Desirably the chaplets 29 consist of flexible material which is the same as or compatible with and capable of being bonded integrally with the body of the mat indicated generally by the numeral 11. In actual practice it is preferred to form the chaplets 29 of a partially or completely cured synthetic plastic material such as polyvinyl chloride which is heat settable. The fluid polyvinyl chloride bonds integrally and joins with the material of the chaplets 29 particularly if the chaplets themselves are formed of a partially cured and partially solidified polyvinyl chloride.

It will be apparent that other means for forming or creating the magnetic field besides the permanent magnets 13 illustrated may be employed. Further it is not necessary that the chaplets 29 be secured to the plate assembly as it is possible to simply place them in the bottom of the mold prior to laying the switch plate assembly thereon. The result is a mat that is continuous, integral, and unperforated in character, and through which moisture cannot penetrate.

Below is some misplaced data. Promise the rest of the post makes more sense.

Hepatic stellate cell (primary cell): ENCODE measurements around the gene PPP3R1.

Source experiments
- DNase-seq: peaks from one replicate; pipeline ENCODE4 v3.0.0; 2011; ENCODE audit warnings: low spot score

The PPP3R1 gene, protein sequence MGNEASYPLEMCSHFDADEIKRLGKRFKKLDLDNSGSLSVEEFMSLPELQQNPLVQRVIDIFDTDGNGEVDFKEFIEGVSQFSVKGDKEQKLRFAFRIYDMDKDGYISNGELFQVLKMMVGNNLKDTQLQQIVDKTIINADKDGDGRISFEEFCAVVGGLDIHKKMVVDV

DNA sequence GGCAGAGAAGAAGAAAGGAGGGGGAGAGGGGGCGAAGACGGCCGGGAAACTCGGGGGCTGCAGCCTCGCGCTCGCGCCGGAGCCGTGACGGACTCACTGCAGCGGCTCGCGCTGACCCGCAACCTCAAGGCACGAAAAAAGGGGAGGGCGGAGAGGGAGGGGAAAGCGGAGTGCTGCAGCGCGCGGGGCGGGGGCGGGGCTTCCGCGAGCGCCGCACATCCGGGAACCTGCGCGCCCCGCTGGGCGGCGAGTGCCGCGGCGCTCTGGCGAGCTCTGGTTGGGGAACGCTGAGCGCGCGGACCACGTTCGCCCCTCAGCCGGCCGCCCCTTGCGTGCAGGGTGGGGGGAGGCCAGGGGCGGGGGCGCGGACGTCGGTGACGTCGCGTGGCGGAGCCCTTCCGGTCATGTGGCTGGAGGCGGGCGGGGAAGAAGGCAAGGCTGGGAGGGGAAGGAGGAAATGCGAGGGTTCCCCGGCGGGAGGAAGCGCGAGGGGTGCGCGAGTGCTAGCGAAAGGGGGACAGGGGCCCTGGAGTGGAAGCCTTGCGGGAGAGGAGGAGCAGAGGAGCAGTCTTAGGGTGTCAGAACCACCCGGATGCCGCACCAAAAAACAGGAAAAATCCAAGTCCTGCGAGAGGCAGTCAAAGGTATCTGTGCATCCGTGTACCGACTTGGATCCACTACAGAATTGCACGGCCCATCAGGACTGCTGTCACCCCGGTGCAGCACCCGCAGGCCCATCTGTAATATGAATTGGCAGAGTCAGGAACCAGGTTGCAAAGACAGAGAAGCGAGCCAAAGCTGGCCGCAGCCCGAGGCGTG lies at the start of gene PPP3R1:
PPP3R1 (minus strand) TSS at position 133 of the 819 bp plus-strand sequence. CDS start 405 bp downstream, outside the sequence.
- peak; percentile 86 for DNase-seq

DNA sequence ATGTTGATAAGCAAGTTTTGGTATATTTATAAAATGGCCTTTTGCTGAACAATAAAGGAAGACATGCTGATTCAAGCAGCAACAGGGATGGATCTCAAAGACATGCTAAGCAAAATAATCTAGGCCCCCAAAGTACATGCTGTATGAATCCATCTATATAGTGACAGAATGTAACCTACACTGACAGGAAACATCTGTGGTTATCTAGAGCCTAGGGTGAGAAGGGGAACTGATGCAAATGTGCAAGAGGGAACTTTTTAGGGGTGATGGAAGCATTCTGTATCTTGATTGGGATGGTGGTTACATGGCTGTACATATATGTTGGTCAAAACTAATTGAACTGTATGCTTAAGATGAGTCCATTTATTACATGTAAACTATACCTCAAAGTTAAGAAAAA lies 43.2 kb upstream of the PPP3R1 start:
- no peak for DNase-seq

The chaplets 29 may be used in the form of the process shown in FIG. 1, in place of the pins 9, if desired. This produces a unitary integral mat body as in FIG. 2, but as noted above, pin holes in the top of the mat are not as serious as in the bottom.

What is claimed as new is:

1. The method of manufacturing switch mats having a switch assembly including spaced electrically conductive and magnetically attractive generally fiat plates sealed at their edges, which method comprises the steps of,

placing said assembly in a shallow mold of greater depth than the thickness of said assembly,

providing spacing means between a horizontal surface of said mold and said assembly,

magnetically attracting said assembly and any nonplanar deflected portions of said generally flat plates toward said horizontal surface and said spacing means to more truly flatten said plates by a magnetic field acting through said horizontal surface, depositing a mass of fluid that is curable to a flexible body in said mold in suflicient quantity to completely surround said assembly and said spacing means, curing said mass in said mold, and

removing the cured flexible mat body from the mold.

2. The method as defined in claim 1 in which the horizontal surface to which said assembly is attracted is configured to form the top surface of the mat formed therein.